SciHi Blog

William Harvey and the Blood Circulation

William Harvey and the Blood Circulation

On April 1, 1578, English physician William Harvey was born. Harvey made seminal contributions in anatomy and physiology. He was the first known to describe completely and in detail the systemic circulation and properties of blood being pumped to the brain and body by the heart. “The heart of animals is the foundation of their life, the sovereign of everything within them, the sun of their microcosm, that upon which all growth…
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Sin-Itiro Tomonaga and Quantum Electrodynamics

Sin-Itiro Tomonaga and Quantum Electrodynamics

On March 31, 1906, Japanese physicist and Nobel laureate Sin-Itiro Tomonaga was born. He was influential in the development of quantum electrodynamics, work for which he was jointly awarded the Nobel Prize in Physics in 1965 along with Richard Feynman and Julian Schwinger. Tomonaga was one of the first to apply quantum theory to subatomic particles with very high energies. “Nature was not satisfied by a simple point charge but required a…
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Jethro Tull and the Agricultural Revolution

Jethro Tull and the Agricultural Revolution

On March 30, 1674, English agricultural pioneer Jethro Tull was baptized. He perfected a horse-drawn seed drill in 1701 that economically sowed the seeds in neat rows. He later developed a horse-drawn hoe. Tull’s methods were adopted by many great land owners and helped to provide the basis for modern agriculture. This revolutionized the future of agricultural success. “All sorts of dung and compost contain some matter which, when mixed with the soil, ferments…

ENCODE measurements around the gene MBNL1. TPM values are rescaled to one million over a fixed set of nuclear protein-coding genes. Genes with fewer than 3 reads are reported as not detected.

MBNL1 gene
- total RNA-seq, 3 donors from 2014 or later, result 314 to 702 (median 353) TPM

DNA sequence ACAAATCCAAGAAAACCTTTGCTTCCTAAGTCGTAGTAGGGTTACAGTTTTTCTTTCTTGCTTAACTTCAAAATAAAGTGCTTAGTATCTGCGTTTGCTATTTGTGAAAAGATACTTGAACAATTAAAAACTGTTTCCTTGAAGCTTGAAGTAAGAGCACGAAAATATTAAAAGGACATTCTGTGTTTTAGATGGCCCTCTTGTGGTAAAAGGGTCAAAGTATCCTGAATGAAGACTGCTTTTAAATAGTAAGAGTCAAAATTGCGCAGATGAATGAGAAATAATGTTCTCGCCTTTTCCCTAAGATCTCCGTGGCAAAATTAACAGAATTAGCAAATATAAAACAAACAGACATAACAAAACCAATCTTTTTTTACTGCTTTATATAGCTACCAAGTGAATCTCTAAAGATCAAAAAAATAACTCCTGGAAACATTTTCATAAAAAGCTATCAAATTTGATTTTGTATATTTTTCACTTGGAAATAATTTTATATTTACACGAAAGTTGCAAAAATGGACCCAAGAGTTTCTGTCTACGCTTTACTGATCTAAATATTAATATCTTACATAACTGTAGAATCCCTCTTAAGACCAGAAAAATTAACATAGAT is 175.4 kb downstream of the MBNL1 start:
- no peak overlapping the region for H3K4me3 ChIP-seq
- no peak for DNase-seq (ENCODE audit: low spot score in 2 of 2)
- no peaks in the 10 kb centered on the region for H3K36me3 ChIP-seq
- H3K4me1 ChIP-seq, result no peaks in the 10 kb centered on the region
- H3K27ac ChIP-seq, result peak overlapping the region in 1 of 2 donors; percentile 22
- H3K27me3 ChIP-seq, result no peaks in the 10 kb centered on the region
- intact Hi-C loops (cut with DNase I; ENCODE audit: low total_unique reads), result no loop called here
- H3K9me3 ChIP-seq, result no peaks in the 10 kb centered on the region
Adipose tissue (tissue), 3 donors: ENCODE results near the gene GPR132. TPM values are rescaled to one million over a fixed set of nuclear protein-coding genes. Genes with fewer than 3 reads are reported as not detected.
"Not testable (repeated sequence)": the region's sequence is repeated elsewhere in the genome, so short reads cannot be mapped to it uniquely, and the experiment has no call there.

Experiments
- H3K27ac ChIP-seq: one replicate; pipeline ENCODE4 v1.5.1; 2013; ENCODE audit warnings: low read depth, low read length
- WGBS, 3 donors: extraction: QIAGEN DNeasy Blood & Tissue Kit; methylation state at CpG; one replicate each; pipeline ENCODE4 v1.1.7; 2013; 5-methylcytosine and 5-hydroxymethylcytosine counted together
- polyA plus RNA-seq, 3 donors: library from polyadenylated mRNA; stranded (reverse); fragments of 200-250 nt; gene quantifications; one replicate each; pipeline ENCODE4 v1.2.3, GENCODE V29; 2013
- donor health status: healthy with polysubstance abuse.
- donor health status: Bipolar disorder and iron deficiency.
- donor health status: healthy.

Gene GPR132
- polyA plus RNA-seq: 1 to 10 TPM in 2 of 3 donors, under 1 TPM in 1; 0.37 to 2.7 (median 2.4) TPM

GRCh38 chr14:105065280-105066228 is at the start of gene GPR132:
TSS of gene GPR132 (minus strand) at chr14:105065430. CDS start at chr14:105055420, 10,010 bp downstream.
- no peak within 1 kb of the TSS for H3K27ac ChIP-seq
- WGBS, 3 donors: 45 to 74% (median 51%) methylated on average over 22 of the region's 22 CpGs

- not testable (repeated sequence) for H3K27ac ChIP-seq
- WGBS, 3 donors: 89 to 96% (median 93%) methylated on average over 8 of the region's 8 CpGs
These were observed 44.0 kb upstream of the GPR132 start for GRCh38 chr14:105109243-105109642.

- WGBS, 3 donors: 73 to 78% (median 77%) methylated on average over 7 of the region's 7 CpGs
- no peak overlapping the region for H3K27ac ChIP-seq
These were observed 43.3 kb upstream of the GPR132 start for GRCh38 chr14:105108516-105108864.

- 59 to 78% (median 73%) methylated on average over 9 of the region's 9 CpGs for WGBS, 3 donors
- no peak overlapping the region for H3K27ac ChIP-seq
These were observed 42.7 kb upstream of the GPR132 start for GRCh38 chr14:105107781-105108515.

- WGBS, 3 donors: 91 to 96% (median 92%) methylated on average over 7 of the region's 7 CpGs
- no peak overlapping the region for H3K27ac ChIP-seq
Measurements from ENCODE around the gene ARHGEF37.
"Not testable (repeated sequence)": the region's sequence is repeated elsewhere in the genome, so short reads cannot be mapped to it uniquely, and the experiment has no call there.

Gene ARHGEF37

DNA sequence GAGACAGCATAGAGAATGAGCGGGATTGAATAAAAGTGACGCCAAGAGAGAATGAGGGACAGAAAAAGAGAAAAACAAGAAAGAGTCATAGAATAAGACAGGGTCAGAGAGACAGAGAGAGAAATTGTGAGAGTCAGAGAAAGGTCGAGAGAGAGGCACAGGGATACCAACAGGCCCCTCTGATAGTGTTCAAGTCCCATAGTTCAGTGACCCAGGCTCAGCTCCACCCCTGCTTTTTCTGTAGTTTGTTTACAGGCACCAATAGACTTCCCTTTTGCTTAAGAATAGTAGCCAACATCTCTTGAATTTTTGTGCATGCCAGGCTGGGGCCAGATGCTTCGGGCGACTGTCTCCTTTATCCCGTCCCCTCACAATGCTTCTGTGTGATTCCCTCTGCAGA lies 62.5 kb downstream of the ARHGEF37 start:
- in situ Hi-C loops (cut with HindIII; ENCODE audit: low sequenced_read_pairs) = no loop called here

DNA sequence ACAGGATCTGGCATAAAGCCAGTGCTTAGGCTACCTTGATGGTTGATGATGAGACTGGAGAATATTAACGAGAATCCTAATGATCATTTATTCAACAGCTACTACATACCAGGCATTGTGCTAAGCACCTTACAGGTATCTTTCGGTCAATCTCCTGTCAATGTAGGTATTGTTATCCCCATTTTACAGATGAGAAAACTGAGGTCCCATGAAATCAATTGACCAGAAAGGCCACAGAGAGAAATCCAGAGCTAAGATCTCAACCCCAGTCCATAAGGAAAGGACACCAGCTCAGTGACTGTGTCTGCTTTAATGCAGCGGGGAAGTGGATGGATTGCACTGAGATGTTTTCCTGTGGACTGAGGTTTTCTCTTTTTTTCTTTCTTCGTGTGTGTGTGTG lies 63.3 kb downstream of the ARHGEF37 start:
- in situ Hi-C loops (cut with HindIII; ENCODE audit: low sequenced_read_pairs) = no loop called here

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Charles Elton and  the beginning of Modern Animal Ecology

Charles Elton and the beginning of Modern Animal Ecology

On March 29, 1900, English zoologist and animal ecologist Charles Sutherland Elton was born. Elton‘s name is associated with the establishment of modern population and community ecology, including studies of invasive organisms. In 1927, Elton published his now classic book Animal Ecology, in which he took up the concept of food chains that had been originally introduced by the African-Arab scientist and philosopher Al-Jahiz in the 9th century. “Food is the burning…
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Nicolas de Condorcet and the Condorcet method

Nicolas de Condorcet and the Condorcet method

On March 28, 1794, French philosopher, mathematician, and early political scientist Nicolas de Condorcet died a mysterious death in prison after a period of flight from French Revolutionary authorities. He is probably best known for the Condorcet method, which in voting tally selects the candidate who would beat each of the other candidates in a run-off election. Unlike many of his contemporaries, he advocated a liberal economy, free and equal public instruction, constitutionalism,…